How is Teach Your Monster to Read Educational?
By Alison Kelly and Angela Colvert - experts in English Education from the University of Roehampton.
How do children learn from the game?
When learning to read and write, children have to learn to crack the alphabetic code which means understanding that the symbols on the page (letters) relate to sounds. In order to decode they need the skill of blending the sounds together when reading. When spelling, they need the skill of splitting the word into its sounds (segmenting) and representing these with letters.
Teach your Monster to Read: First Steps offers a wonderful opportunity for children to practise these skills. The game challenges them to explore a fictional world and to complete a series of enjoyable challenges.
These challenges offer many opportunities for the children to develop their listening skills as they match letters to sounds. The game also models the process of blending and provides opportunities for children to listen to words and practise segmenting.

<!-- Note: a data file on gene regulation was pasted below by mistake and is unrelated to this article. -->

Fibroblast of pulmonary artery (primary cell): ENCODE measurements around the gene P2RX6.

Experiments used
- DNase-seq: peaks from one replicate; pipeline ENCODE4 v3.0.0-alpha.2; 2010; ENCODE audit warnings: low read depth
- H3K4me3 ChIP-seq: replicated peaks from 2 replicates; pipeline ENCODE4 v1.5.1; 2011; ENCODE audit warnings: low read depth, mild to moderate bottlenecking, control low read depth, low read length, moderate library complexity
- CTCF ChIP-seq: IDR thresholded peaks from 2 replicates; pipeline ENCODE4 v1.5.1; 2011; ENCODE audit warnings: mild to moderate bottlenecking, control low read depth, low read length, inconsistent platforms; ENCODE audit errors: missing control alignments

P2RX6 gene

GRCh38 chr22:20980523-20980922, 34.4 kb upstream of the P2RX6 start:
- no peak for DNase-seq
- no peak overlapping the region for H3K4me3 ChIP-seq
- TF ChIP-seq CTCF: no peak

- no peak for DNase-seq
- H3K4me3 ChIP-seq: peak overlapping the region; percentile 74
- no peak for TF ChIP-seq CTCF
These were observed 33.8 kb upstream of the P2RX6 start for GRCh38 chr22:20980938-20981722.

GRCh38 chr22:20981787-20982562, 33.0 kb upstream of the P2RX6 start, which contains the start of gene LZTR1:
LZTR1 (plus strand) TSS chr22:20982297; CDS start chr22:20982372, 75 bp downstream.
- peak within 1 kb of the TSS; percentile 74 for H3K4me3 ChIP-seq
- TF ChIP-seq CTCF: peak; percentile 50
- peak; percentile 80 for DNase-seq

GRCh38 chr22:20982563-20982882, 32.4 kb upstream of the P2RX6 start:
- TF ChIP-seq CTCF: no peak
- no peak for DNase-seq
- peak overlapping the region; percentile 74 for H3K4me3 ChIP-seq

Of course, reading is about far more than decoding. It is about pleasure and opening up whole new worlds for children as they immerse themselves in stories. Whilst the focus of this game is on phonics, its imaginative and engaging context offers an enjoyable and exciting adventure in which to practise new found skills learnt in school.
More about Systematic Synthetic Phonics
The teaching of phonics has featured in the primary curriculum for many years. The current government places huge importance on the necessity to teach children using ‘systematic synthetic phonics’ as the prime approach. The term ‘systematic’ refers to the fact that children should be taught the relationship between sounds and letters through a step-by-step scheme such as Letters and Sounds, a free resource produced by the previous government that is used in many schools. The term ‘synthetic’ refers to the process by which sounds are blended together when reading (synthesised).